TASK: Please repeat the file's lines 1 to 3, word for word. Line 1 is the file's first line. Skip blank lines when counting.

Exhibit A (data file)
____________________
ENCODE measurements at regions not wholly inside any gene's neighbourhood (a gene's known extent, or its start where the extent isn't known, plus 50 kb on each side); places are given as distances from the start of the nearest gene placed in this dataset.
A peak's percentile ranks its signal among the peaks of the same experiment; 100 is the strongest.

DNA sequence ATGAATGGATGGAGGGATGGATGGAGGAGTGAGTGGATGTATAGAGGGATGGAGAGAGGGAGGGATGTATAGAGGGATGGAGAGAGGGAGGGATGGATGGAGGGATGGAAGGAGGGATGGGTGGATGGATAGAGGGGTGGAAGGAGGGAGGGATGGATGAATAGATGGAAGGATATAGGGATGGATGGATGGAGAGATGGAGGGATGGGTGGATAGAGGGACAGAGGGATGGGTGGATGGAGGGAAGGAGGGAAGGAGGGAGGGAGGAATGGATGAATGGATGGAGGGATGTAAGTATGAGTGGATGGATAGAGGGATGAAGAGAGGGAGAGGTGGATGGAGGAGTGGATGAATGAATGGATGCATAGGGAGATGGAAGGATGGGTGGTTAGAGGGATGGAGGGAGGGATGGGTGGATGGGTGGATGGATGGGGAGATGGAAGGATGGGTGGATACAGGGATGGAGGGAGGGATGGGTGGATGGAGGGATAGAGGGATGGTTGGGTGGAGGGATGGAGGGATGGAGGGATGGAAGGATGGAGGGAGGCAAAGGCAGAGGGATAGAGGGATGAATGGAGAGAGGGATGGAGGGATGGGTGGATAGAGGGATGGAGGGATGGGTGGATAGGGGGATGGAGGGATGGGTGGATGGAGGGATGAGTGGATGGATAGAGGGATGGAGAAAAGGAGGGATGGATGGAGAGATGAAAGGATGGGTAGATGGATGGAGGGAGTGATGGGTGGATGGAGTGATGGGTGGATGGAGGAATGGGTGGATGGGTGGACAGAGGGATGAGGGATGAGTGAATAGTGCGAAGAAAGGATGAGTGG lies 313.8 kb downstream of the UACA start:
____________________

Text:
ENCODE measurements at regions not wholly inside any gene's neighbourhood (a gene's known extent, or its start where the extent isn't known, plus 50 kb on each side); places are given as distances from the start of the nearest gene placed in this dataset.
A peak's percentile ranks its signal among the peaks of the same experiment; 100 is the strongest.

DNA sequence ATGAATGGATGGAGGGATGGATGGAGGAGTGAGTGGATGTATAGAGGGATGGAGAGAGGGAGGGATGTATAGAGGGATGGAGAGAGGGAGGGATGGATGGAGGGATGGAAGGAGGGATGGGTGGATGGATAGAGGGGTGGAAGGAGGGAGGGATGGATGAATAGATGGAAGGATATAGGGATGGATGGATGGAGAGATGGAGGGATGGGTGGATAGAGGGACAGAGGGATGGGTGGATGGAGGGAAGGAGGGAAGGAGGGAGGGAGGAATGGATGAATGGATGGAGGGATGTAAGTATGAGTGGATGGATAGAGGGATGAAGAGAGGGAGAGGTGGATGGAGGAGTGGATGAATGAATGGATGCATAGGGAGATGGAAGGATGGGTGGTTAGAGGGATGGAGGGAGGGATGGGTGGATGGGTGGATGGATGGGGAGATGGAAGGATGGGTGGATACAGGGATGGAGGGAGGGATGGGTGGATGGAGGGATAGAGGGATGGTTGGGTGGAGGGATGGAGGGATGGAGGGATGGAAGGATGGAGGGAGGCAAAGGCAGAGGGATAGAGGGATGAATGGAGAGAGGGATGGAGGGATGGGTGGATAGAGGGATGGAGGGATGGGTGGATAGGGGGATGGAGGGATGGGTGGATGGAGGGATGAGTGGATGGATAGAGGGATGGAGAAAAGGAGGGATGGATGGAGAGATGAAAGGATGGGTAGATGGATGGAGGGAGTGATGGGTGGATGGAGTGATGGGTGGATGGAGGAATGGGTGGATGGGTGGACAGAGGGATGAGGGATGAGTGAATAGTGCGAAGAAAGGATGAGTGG lies 313.8 kb downstream of the UACA start: